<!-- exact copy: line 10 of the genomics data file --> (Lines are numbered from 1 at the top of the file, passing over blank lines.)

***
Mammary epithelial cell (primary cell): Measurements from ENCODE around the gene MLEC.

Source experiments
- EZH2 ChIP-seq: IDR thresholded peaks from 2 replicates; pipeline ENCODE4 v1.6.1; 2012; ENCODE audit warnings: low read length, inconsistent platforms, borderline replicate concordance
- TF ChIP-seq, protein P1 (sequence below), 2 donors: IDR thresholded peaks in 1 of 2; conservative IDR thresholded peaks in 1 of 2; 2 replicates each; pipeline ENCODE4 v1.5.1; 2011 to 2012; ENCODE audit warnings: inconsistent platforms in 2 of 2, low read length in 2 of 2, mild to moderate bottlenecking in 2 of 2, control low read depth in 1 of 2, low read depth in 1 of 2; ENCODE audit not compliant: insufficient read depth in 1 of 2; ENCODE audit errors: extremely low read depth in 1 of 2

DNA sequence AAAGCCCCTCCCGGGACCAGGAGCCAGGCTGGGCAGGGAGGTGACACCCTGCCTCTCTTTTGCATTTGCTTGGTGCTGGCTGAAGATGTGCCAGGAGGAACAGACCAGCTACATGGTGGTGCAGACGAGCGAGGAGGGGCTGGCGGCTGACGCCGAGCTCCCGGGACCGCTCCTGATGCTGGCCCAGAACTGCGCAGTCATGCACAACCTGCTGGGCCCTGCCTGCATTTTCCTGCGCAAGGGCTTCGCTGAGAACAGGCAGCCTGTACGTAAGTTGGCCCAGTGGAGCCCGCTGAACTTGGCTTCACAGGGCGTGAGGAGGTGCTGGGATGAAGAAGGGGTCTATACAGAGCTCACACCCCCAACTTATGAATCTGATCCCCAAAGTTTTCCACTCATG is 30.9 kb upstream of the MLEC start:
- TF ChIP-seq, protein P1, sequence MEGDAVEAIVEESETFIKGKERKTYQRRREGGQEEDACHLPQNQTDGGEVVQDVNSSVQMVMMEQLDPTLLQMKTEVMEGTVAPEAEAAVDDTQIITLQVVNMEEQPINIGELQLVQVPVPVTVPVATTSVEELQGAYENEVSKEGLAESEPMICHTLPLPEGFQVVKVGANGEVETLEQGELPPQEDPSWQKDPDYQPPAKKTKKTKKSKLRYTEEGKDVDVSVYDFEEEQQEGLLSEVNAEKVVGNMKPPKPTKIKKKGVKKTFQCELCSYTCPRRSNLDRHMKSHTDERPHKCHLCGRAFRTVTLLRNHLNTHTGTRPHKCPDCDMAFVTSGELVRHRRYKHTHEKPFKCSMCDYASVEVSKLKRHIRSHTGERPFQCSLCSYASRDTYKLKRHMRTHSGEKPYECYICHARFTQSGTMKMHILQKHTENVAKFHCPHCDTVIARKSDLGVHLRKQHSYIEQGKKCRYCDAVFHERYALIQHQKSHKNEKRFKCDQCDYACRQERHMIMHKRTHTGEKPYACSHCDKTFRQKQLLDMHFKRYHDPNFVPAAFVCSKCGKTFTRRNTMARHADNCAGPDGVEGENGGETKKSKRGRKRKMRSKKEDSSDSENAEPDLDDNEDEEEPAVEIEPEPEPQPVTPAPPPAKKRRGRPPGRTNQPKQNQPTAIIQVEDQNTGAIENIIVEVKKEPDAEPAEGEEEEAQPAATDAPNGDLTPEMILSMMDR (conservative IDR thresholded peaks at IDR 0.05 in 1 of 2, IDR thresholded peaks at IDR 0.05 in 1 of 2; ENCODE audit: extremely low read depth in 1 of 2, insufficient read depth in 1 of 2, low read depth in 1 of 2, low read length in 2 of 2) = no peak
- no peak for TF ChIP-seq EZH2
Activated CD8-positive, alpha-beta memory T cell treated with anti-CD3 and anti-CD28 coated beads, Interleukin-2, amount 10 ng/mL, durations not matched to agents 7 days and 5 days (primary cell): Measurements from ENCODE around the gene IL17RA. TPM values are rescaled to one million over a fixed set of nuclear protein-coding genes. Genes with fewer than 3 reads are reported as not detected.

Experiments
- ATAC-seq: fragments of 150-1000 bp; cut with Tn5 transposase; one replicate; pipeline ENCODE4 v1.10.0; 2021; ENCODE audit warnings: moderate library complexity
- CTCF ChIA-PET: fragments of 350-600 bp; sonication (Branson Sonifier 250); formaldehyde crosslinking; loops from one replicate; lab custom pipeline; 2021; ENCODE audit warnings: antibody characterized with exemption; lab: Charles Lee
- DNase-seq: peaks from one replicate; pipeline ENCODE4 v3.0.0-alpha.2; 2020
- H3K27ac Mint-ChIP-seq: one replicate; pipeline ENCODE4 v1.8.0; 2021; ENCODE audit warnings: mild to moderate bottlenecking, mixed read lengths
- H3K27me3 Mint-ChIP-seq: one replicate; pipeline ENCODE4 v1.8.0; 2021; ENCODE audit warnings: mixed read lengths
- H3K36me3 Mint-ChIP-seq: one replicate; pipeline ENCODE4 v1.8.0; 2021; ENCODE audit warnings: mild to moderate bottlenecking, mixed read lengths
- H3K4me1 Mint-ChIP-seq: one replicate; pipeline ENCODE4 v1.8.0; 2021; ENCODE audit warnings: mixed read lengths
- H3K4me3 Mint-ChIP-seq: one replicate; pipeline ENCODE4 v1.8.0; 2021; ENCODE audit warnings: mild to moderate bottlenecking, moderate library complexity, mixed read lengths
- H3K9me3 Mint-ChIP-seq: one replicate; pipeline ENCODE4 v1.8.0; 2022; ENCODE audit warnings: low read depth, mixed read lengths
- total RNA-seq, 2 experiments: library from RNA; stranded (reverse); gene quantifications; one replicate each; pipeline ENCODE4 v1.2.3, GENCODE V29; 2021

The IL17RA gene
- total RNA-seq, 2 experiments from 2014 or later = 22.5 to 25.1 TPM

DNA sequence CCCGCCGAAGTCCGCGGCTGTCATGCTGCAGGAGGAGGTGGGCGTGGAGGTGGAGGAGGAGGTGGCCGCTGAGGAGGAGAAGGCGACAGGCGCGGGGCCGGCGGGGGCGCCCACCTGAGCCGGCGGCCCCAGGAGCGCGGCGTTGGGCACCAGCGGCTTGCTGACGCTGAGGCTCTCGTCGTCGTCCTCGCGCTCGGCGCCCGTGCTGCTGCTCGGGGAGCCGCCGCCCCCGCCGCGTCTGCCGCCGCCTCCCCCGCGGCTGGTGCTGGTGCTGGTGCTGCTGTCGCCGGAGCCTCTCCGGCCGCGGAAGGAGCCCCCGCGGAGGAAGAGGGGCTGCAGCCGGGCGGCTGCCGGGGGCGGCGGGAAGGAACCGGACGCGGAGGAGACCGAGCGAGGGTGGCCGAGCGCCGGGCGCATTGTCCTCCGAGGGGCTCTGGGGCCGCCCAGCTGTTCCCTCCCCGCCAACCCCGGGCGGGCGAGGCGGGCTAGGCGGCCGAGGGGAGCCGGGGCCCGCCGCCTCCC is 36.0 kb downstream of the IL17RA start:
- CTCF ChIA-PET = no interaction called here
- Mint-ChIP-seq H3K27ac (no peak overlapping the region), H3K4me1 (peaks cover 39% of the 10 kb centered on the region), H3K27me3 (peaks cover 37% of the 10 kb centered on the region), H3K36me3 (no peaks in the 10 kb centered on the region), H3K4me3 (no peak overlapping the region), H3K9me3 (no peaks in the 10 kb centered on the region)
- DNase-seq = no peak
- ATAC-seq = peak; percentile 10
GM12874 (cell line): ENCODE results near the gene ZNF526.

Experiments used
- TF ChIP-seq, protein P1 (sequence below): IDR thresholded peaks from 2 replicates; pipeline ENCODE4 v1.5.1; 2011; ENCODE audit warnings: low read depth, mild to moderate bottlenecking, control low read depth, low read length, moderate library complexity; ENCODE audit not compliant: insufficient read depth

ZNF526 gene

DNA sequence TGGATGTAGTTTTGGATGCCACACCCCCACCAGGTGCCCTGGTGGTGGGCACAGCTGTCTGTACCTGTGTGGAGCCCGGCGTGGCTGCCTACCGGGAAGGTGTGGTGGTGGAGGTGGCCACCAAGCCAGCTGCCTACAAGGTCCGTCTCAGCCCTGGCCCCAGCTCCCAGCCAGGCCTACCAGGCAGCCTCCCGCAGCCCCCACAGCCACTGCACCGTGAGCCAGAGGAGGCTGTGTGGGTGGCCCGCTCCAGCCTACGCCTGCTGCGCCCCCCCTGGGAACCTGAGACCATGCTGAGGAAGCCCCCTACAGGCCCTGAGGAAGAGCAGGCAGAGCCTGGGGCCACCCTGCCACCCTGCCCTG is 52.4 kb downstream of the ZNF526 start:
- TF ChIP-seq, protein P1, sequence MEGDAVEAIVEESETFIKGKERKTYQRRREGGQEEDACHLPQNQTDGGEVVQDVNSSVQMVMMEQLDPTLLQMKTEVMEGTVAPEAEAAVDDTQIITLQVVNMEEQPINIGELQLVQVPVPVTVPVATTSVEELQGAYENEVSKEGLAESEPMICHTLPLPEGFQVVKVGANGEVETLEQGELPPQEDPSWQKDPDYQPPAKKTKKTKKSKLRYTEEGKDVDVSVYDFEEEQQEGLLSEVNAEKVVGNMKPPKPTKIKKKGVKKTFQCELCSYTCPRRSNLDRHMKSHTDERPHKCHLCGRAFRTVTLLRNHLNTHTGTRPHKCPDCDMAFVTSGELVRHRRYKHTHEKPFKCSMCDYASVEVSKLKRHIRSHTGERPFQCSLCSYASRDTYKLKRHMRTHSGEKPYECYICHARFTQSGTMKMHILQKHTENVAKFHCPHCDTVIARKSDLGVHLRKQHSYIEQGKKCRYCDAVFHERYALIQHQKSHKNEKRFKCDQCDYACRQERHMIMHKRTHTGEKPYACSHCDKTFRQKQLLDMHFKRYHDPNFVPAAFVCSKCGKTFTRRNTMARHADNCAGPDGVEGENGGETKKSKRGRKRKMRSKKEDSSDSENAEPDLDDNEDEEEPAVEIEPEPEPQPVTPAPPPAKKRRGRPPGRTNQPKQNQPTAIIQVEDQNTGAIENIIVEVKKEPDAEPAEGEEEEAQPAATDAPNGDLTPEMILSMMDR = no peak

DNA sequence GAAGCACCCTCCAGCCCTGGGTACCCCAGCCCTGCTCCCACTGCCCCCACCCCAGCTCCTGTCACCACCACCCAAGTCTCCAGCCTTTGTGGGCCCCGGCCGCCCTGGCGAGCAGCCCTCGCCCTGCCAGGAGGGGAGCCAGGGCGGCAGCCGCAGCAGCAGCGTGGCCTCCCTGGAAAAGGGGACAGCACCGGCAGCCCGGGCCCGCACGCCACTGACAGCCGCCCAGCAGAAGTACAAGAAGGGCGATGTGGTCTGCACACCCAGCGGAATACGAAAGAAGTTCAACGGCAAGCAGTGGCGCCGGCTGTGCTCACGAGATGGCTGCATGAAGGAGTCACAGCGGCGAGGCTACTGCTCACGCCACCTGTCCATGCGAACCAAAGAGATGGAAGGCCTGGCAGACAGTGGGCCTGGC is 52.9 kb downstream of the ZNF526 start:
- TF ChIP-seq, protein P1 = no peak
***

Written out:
- ATAC-seq: fragments of 150-1000 bp; cut with Tn5 transposase; one replicate; pipeline ENCODE4 v1.10.0; 2021; ENCODE audit warnings: moderate library complexity